The book: “Bottom of the 33rd: Hope, Redemption, and Baseball’s Longest Game”
The author: Dan Barry
The vital stats: HarperCollins, 272 pages, $26.99
The pitch: It started on this Holy Saturday 30 years ago — April 18, 1981, It continued until 3:30 a.m. on April 19, just hours before Easter sunrise. It didn’t finish until June 23, in the middle of major league baseball’s strike, when fans of the game wondered if anyone played this anymore just for the love of it.
It made history in many ways for the Pawtucket Red Sox and the Rochester Red Wings. And we’re more than pleased to go back there, reconstruct it, and relive it. We wish we could have done so sooner.
What New York Times Pulitzer Prize-winning columnist Barry does here is create a book “of informed imagination,” as he calls it — try to figure out what those involved were thinking and feeling at the time, and establish the fact that, after a certain point, a whole baseball nation was dedicated to finishing it.
Barry’s writing, whether it’s from his imagination or not, holds it all together beautifully, doesn’t hold back at all on the language, and makes you feel as if you’re going through this mental roller coast just as everyone from the clubhouse boy to the official scorekeeper, the two newspaper guys covering it and the team’s GM-turned-broadcaster, to the two future Hall of Famers (Cal Ripken Jr. and Wade Boggs) would be part of it.
So was this a record, Barry asks, that is “less about achievement than it is about frustration?”
“Most of them are too tired, too cold and too hungry to contemplate the historic import of the night,” Barry writes. …
In many cases, it’s a game for non-major-league, Triple-A players who aren’t sure if they’re coming or going, getting another day to be paid or on their way to finding another career.
Rochester Red Wings players, including Jim Umbarger, third from left, line up before a game in 1981.
Jim Umbarger, in particular, had a lot riding on this one.
The Rochester left-hander out of Grant High in Van Nuys already had some big-league experience. A 25-33 record in four seasons with Texas and Oakland. Three years after his last major-league game, he’s in the Red Wings’ bullpen.
In the 23rd inning, six hours after the first pitch (delayed already from a 7:30 start to 8 p.m. because of a lighting problem), he comes in.
He pitches 10 scoreless innings, striking out nine, scattering four hits. He went head-to-head with Pawtucket’s future big-leaguer Bruce Hurst for the last five innings before the game was called at 4:09 a.m.
“At one point,” Barry writes on page 174, “Umbarger tells his third baseman, Cal Ripken, to watch for the bunt. Ripken, who does not take kindly to being told how to do his job by a pitcher, wearily replies he’s been watching for the bunt for 23 innings.”
Umbarger never gets back to the show, retiring at age 30, becoming a pro golf instructor now living in Phoenix.
Rochester catcher Dave Huppert, born in South Gate, a Buena Park High grad, caught 31 of the 33 innings — most of the ones Umbarger tossed. He would only get 15 games in the big leagues, during stints two and four years after this. He’d get only one hit (off Hall of Famer Phil Niekro). An .048 career average. Then 20-plus seasons as a minor-league manager. His last job: With the Lehigh Valley IronPigs.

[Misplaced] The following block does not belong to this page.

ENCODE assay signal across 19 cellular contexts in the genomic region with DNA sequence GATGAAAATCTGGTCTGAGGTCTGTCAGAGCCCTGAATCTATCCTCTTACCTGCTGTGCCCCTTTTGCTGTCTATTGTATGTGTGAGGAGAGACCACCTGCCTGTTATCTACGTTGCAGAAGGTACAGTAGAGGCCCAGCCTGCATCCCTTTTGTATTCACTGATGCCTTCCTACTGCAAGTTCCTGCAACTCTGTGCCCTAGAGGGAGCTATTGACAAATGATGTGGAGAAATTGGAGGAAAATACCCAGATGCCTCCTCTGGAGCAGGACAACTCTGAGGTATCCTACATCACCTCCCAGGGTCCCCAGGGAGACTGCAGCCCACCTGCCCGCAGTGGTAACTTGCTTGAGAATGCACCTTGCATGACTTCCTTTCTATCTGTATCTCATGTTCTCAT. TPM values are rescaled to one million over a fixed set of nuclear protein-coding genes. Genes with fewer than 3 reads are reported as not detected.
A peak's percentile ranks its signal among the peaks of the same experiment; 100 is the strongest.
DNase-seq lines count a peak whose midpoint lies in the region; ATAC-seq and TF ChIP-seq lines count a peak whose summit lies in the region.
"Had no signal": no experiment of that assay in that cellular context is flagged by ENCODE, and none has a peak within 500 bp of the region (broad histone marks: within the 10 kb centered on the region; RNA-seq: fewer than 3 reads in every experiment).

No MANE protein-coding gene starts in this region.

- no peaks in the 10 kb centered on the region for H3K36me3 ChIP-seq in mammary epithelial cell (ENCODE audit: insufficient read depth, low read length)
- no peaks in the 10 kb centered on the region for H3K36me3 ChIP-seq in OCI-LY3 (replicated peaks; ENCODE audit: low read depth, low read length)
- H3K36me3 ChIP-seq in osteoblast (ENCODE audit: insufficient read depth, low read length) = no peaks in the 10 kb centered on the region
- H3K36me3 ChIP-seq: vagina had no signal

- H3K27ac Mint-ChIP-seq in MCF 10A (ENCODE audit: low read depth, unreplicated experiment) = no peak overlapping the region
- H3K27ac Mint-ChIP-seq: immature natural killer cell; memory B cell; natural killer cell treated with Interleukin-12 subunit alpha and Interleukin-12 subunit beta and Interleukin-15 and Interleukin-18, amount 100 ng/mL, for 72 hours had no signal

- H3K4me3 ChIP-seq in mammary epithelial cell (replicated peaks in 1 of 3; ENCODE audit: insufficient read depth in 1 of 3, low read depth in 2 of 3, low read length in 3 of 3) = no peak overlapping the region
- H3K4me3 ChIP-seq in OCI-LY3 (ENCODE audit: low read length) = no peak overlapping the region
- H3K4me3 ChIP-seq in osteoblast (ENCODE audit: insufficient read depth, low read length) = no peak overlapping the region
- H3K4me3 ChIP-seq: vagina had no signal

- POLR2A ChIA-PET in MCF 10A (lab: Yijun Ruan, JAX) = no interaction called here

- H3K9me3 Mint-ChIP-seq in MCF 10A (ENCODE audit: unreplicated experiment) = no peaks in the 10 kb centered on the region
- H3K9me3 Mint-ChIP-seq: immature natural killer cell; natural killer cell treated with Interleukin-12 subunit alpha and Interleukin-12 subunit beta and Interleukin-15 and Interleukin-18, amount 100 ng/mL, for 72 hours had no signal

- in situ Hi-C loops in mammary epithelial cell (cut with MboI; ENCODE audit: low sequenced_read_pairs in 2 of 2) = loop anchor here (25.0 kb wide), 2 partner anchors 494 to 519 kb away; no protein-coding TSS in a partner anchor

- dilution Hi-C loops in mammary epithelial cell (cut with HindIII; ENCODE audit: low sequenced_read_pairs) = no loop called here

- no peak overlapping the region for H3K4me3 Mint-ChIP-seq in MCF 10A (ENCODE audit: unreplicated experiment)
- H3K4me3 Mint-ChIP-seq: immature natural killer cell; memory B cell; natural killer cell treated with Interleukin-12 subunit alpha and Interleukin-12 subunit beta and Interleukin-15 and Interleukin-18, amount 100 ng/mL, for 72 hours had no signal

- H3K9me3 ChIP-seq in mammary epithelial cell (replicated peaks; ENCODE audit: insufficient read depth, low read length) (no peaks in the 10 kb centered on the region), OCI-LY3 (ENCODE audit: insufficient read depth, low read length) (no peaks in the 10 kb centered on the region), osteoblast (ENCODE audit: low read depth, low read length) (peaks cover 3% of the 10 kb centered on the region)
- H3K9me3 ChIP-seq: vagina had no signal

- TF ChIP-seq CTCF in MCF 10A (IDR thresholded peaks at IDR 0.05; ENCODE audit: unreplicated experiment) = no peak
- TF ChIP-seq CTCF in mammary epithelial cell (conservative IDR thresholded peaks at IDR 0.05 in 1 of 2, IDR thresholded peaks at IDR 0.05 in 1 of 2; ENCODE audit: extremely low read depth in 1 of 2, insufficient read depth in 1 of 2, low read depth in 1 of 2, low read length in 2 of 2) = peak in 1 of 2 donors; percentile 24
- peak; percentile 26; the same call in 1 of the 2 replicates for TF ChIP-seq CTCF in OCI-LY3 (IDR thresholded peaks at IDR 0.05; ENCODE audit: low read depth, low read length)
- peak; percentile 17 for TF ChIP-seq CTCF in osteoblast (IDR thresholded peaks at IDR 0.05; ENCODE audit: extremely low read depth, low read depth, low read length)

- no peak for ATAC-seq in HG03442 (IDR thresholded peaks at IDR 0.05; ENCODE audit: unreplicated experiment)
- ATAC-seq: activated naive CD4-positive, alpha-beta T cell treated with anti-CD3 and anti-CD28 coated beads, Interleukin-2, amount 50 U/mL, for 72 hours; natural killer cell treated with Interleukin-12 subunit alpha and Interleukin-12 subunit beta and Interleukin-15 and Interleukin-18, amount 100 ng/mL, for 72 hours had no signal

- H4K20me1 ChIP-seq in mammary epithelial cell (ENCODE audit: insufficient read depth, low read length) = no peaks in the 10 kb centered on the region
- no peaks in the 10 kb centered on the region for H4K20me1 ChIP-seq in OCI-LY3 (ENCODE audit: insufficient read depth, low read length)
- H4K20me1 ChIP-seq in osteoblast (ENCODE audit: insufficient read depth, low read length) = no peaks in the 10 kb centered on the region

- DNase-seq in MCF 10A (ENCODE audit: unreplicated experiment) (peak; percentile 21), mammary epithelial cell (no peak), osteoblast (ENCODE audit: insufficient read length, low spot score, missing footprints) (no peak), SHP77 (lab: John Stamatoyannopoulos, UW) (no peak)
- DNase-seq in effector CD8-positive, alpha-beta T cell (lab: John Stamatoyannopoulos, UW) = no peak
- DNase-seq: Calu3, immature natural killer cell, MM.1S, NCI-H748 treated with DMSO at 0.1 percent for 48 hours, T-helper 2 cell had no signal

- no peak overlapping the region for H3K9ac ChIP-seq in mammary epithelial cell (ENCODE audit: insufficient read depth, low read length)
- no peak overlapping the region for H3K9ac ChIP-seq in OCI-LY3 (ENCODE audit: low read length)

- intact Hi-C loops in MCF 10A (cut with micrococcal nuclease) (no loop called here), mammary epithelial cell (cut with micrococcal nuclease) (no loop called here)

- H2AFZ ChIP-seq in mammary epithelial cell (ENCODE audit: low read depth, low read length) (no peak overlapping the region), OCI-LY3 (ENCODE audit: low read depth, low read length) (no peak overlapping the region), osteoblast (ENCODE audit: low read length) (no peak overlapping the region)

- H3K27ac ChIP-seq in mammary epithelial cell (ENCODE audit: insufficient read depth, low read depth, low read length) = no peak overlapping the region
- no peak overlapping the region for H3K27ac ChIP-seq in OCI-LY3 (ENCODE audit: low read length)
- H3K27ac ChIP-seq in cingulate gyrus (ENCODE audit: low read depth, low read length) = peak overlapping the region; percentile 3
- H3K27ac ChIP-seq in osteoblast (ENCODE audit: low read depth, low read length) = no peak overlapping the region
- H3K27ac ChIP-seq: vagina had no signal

John Hale, a former Dodgers’ potential phenom, now 27 and on the way down after what Barry calls a “peripatetic career,” starts in left field for Rochester, and goes 1-for-7. This will be his last year of pro ball.
It could have ended in the bottom of the ninth. Mike Ongarato struck out with the bases loaded. So it went 1-1 into the 10th. Umpire Dennis Cregg could have suspended it around 1 a.m., but his rule book didn’t have anything in it about doing so.
Rochester went ahead, 2-1 in the 21st inning. Boggs drove in the tying run in the bottom of the 21st. “I didn’t know if the guys on the team wanted to hug me or slug me,” he would say.
Rochester outfielder Dallas Williams went 0 for 13, with two walks.
There was no TV tape to watch this one over again. Only a crew from a local Pawtucket station were there to get some B-roll for the nightly newscast and report a final score that wasn’t going to cooperate.
Pawtucket’s Dave Koza, who got the game-winning hit two months later, is a player Barry gets attached to and wants to track his life the closest. Ten years after the game ended, Koza was working to stay sober, employed by a delivery company. He loaded boxes of cups into a truck that were taken to McCoy Stadium, to celebrate the 10th anniversary of that game. That’s not irony. That’s cruel irony.
Barry writes more:
“Someone not here tonight could pose quite legitimage questions … Why? Why did you keep playing? Why did you stay? … But the truer answer might be as unsatisfying to the outsider as it is surprising to these inhabitants of this in-between place, where time’s boundaries have blurred. Why did you keep playing? Why did you stay? Because we are bound by duty. We aspire to greater things. Because we are loyal. Because in our own secular way, we are celebrating communion, and resurrection and possibilty.”
How it goes down in the scorebook: There were 1,740 in attendance when it started, about 19 when it was suspended, and millions interested when it resumed.
The players kept asking the local kids if they could gather some more wood so they could throw it into the trash can and keep the fire burning. We appreciate relighting the fire again with this one.
The only real criticism: A copy of the official scorebook is on page 195 (and reproduced above), but far too small to even read. Then, the official box score of the game is on page 256. But there’s no score by innings anywhere. Kind of important, considering the name of the book?
Coming Tuesday in the Daily News: Umbarger recalls his participating in the game, and how it affected his career in the aftermath (linked here).